• When done consistently, the positive effects of yoga become long-term and a way of life. 

Practicing yoga can bring both short- and long-term benefits, including eliminating anxiety and improving your life.

(Note: If you'd like to try yoga or yoga therapy, it's a good idea to check with your doctor to make sure it's the right fit for your body.)


  1. "The Ultimate Guide to Yoga Therapy". ThriveTalk. Accessed October 30, 2018.
  2. "Yoga for Anxiety and Depression". Harvard Health Publishing. Updated May 9,, 2018.

APA Reference
Peterson, T. (2018, November 15). Yoga or Yoga Therapy Can Help You Live Free of Anxiety, HealthyPlace. Retrieved on 2024, June 15 from

Author: Tanya J. Peterson, MS, NCC, DAIS

Tanya J. Peterson is the author of numerous anxiety self-help books, including The Morning Magic 5-Minute Journal, The Mindful Path Through Anxiety, 101 Ways to Help Stop Anxiety, The 5-Minute Anxiety Relief Journal, The Mindfulness Journal for Anxiety, The Mindfulness Workbook for Anxiety, and Break Free: Acceptance and Commitment Therapy in 3 steps. She has also written five critically acclaimed, award-winning novels about life with mental health challenges. She delivers workshops for all ages and provides online and in-person mental health education for youth. She has shared information about creating a quality life on podcasts, summits, print and online interviews and articles, and at speaking events. Tanya is a Diplomate of the American Institution of Stress helping to educate others about stress and provide useful tools for handling it well in order to live a healthy and vibrant life. Find her on her website, Facebook, Instagram, and Twitter.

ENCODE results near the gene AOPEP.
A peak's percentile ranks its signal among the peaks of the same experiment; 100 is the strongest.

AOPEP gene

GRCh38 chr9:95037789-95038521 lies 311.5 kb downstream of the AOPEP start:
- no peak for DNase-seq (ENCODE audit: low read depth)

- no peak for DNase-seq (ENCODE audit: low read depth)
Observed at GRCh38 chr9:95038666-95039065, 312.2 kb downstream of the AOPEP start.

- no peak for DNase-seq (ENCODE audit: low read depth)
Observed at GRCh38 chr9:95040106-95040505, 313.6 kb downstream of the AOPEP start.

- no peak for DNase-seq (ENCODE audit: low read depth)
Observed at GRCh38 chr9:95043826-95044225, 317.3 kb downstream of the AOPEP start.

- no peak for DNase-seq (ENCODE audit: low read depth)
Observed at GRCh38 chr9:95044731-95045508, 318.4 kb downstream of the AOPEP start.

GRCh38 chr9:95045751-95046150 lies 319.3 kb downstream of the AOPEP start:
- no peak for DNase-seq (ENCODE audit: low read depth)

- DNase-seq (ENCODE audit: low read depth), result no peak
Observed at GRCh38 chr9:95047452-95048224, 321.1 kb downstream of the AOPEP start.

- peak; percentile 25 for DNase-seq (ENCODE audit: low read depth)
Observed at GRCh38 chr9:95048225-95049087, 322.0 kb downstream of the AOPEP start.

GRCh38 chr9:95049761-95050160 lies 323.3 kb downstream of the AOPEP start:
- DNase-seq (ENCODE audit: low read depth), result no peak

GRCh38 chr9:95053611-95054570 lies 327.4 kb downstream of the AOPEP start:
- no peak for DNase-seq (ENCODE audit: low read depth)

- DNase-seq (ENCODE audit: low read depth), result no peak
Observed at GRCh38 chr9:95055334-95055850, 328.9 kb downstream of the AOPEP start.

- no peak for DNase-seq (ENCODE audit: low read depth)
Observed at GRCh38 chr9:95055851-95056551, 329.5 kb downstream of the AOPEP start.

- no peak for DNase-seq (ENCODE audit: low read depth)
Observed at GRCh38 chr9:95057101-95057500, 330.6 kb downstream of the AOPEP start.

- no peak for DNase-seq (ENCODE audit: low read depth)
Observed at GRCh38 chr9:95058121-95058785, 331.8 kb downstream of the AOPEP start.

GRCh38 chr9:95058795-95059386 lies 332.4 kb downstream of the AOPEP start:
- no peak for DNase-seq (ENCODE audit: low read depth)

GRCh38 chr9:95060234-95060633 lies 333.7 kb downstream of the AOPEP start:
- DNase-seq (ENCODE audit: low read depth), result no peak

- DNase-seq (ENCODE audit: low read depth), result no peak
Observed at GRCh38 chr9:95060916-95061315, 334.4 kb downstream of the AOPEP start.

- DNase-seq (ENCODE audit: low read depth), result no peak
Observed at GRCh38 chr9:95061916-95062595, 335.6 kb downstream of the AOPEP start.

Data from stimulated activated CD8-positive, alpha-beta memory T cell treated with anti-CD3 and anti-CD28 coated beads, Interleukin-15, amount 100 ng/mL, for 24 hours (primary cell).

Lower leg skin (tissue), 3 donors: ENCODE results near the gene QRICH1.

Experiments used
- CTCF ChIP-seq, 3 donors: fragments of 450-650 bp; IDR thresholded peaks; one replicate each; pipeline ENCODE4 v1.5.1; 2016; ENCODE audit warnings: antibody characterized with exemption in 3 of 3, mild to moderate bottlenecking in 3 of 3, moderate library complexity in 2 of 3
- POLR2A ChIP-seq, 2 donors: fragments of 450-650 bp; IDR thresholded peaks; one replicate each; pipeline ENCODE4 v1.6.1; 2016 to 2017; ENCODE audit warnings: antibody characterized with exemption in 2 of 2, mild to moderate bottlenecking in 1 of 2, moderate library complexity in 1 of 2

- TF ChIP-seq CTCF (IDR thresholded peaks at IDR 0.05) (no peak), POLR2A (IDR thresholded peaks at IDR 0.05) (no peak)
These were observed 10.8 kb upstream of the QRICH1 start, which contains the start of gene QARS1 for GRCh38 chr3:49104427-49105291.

Dr Musli Ferati
May, 2 2019 at 11:55 pm

Yoga or yoga therapy presents new therapeutic approach and complementary treatment of anxiety, which one derive from ancient medicine of India. Theirs benefits are still under scientific investigation and indifference from conventional medicine. However, yoga or yoga therapy have got many positive effects to our health condition, including its healing impact to anxiety. As it is known, anxiety exhibits common and unpleasant emotional disorder all over the world, particularly in western countries, where this complementary and alternative medicine is yet deprived and unapproved from medical establishment. But, its great and confirmed therapeutic effect, are sufficient reason to accept yoga or yoga therapy on satisfying treatment of anxiety. In addition, when it is known that conventional psychiatric medication of anxiety is accompanied with many dangerous side effects. So, it is necessary to take part in standard psychiatric treatment yoga or yoga therapy, as soon as possible, without any doubt and shyness, as well.

Lizanne Corbit
November, 19 2018 at 5:50 pm

Wonderful, wonderful read. When we talk about mental things, like anxiety, it's of the utmost importance that we discuss the physical body as well. The mind-body connection is such an important one, and to overlook the connection is doing ourselves and our healing a disservice. Thank you for sharing!

November, 21 2018 at 6:26 pm

Hi Lizanne,
Thank you! We agree as usual. the mind and body are indeed one (Deepak Chopra calls in the bodymind). My morning yoga ritual has become very important and makes a tremendous difference in my entire day -- and in how I feel mentally and physically. Thanks for your insights for readers and for myself. :)